That’s the quality that I love. The world could have been filled with futuristic science-fiction people like you find in any other imagined future society, but instead, they chose to make them too normal in a too-strange world, and it fits very well: with the exaggerated normality of the world, the exaggerated traffic jam becomes plausible. Probably the most obvious example of this in the classic series is “The Happiness Patrol”, with its legions of happiness officers arresting anyone who wasn’t happy, and its candy monster that executes prisoners by drowning them in syrup, but I’d also include “Logopolis” and its planet of mathematicians sitting in tiny huts, creating the universe in this category. I wouldn’t be surprised if the classic show opted for surrealism more often simply because they decided that since the viewers could tell that sets were flimsy, they might as well emphasize the unbelievableness of the settings.

This is something that Doctor Who has definitely moved away from. The only recent episode that wasn’t in a traditional sci-fi or historical setting was “The Wedding of River Song”, and it was surreal because the plot required it to be – time was imploding on itself. “Voyage of the Damned” and “Mummy on the Orient Express” provided great opportunities for surrealism, with their Earth vessels traveling through space, but they both opted to duplicate the historical contexts, rather than emphasize the anachronisms.

The surrealism was something that set Doctor Who apart from other science fictions shows, with their plausible settings and aliens. I’m definitely looking forward to more gems along those lines from the audio plays and the classic episodes I haven’t seen (which are a lot), but I’m always keeping up hope that we’ll get a good, nicely strange new world or society now and again in the future.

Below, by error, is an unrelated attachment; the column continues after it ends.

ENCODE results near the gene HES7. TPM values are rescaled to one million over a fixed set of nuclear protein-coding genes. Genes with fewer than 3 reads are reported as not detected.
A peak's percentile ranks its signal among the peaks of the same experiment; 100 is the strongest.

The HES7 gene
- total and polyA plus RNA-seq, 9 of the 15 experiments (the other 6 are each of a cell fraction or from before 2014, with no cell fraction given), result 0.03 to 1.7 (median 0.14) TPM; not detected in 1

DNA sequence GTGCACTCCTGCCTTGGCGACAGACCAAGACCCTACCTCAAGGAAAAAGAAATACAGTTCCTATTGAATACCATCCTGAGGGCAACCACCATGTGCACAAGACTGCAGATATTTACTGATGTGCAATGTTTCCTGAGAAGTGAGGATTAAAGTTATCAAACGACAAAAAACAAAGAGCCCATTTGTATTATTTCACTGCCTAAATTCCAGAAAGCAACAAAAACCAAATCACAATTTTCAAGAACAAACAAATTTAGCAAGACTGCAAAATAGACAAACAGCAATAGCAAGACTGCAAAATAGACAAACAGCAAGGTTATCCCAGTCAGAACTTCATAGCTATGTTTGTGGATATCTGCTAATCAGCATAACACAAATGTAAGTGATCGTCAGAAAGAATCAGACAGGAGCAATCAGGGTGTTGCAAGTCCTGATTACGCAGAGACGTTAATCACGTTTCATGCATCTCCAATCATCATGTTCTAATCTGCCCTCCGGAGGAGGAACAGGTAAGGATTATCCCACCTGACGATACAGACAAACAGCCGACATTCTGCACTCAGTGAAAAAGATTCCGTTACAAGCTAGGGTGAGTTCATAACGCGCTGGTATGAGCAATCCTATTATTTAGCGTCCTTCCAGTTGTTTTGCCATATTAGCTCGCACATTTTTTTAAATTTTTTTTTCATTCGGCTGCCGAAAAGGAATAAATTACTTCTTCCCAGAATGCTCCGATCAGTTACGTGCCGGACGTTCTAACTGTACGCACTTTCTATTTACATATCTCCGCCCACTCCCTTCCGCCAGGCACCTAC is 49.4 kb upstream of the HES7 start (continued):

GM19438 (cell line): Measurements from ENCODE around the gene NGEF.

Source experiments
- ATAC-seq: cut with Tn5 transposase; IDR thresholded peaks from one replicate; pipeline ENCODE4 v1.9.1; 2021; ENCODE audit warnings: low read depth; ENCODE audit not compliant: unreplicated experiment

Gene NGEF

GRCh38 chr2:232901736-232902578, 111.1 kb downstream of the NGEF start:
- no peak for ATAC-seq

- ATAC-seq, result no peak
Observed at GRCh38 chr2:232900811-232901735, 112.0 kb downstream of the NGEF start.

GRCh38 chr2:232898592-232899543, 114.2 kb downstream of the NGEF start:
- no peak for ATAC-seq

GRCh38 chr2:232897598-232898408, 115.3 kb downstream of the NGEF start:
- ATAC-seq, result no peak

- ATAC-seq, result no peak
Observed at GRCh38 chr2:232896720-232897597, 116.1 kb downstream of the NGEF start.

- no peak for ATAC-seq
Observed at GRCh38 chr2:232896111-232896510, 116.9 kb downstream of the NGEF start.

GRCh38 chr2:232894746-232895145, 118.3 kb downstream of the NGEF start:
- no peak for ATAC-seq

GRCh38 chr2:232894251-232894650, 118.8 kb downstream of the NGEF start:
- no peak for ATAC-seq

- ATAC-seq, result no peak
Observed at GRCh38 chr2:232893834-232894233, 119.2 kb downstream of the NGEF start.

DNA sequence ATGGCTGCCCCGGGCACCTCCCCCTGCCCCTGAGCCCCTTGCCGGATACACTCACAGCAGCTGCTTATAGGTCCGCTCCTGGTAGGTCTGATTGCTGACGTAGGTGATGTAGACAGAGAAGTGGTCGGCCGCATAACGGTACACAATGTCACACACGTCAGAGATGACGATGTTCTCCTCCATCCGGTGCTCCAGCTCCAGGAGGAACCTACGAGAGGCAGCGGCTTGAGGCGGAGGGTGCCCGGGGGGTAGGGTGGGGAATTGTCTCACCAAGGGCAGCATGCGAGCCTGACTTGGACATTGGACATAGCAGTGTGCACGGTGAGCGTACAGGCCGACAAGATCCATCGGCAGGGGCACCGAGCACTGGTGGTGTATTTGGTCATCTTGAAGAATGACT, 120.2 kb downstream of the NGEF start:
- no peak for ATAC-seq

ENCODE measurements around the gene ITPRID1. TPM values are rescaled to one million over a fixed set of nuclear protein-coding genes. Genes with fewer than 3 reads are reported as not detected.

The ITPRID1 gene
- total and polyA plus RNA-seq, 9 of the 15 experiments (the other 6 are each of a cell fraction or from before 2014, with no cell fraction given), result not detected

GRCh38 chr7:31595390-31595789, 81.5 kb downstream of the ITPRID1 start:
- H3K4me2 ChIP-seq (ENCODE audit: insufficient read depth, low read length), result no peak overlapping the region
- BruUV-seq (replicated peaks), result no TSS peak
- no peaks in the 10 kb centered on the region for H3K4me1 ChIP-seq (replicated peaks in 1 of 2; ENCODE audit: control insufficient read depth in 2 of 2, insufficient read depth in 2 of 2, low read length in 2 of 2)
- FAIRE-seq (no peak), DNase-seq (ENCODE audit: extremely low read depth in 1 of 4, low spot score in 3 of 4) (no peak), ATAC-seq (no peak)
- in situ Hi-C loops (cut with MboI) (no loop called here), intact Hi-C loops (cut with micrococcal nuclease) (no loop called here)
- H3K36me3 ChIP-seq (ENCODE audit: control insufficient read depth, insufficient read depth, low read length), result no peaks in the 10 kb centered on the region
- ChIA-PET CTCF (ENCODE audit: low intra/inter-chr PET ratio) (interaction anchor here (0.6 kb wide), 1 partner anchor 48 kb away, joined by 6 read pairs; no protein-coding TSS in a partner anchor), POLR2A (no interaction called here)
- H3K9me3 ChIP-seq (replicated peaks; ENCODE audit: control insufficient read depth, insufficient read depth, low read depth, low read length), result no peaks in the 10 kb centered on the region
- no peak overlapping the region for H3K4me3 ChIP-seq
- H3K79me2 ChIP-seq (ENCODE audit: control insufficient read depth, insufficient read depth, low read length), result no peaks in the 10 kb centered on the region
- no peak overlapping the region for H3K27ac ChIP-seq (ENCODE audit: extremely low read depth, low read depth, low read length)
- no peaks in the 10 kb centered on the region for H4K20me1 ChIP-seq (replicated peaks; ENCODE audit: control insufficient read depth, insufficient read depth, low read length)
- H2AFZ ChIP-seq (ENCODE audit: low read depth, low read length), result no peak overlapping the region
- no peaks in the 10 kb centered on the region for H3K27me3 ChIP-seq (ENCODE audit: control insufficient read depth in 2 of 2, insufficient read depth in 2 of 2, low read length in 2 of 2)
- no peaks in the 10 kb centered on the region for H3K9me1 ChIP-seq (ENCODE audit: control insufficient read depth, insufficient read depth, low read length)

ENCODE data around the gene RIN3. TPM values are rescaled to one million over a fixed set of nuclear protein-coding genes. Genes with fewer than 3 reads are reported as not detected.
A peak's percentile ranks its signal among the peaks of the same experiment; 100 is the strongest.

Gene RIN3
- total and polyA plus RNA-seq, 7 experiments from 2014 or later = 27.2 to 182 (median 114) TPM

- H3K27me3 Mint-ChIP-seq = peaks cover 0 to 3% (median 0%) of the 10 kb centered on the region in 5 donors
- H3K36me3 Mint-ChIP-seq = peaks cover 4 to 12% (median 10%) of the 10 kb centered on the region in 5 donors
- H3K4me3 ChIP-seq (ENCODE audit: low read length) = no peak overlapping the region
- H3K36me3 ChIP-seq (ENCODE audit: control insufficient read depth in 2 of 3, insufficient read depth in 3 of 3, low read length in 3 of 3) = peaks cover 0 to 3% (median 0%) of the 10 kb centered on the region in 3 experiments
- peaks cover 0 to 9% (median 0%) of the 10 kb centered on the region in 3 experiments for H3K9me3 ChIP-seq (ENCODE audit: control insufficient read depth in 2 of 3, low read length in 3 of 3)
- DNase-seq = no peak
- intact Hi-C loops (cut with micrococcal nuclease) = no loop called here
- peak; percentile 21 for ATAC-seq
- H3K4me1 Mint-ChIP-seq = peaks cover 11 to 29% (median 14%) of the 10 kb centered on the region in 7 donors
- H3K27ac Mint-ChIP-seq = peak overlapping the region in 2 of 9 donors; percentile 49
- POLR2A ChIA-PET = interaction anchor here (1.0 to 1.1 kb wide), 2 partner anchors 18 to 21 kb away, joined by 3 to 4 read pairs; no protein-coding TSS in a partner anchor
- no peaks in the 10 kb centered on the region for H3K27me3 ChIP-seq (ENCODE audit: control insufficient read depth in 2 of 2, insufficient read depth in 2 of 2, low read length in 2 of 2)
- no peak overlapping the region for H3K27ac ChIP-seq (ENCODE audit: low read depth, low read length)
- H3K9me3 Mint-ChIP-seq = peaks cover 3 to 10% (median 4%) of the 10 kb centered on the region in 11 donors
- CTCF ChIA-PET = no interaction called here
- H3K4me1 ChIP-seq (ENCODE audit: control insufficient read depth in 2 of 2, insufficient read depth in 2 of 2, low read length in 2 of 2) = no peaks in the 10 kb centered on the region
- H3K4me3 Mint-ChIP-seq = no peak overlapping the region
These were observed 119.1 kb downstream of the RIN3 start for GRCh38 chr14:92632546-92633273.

“The Chimes of Midnight”

220px-Chimes_of_Midnight“The Chimes of Midnight”, written by Rob Shearman, is the 29th audio in Big Finish‘s main range, featuring the Eighth Doctor and Charley Pollard. I’ve been trying to skip ahead, up to the 180’s range, to keep up with the audios that are currently being released, but there’s so much to listen to – nearly two hundred in just the main range – and then I get recommendations from friends, like this one. My friend told me that he thinks Mr. Shearman’s work is brilliant and recommended “The Chimes of Midnight” to me; Mr. Shearman’s other audio, “Scherzo”, is, according to my friend, “f*cked up but fantastic”, and requires some previous audios, as it’s the first story in the Divergent arc. I also happened to already own “The Chimes of Midnight”, so I started there.

Some spoilers ahead (I won’t reveal the whole plot).

I’ve said earlier that one of the things that I like about the Big Finish audio plays is that, unlike the TV show, they are very willing to journey into the surreal, and “The Chimes of Midnight” doesn’t disappoint. It starts out very ordinary, with the TARDIS landing in the servant’s area of a manor house on Christmas Eve, 1906; there’s nothing strange about that. The Doctor and Charley realize pretty quickly that something is odd, and they start exploring and meeting the staff, and this is where it starts getting strange. Everyone is nice and helpful, and everyone is so excited about the cook’s plum pudding, because “Christmas wouldn’t be Christmas without Mrs. Baddeley’s plum pudding!” The phrase is repeated by all of the staff, and it seems to focus the surrealism, just that phrase by itself. You start to cringe when you hear it.

Of course, more strange things start to happen, starting with the scullery maid, Edith, telling Charley very matter-of-factly that she’s going to die tonight, which she does, drowned leaning over her tub with her head submerged. The rest of the staff are happy to attribute this to suicide, and when the Doctor says that it’s impossible to kill yourself that way, they claim that Edith was too stupid to know it was impossible. And then the lady’s maid, Mary, begins to realize that she’s the scullery maid, because there never was an Edith. But, an hour later, there’s Edith again, working in the scullery.

I can’t really do this storyline justice, trying to summarize it. Suffice it to say that the weird things continue to compound themselves, and they are intricately wrought to have you going in circles until the Doctor figures out what is really going on. The plot is riveting, and the performances are fantastic. I definitely would recommend this audio as a great one. It does refer back to Charley’s origin audio, “Storm Warning,” but the reference is explained well enough in the audio that I don’t feel you have to have heard it.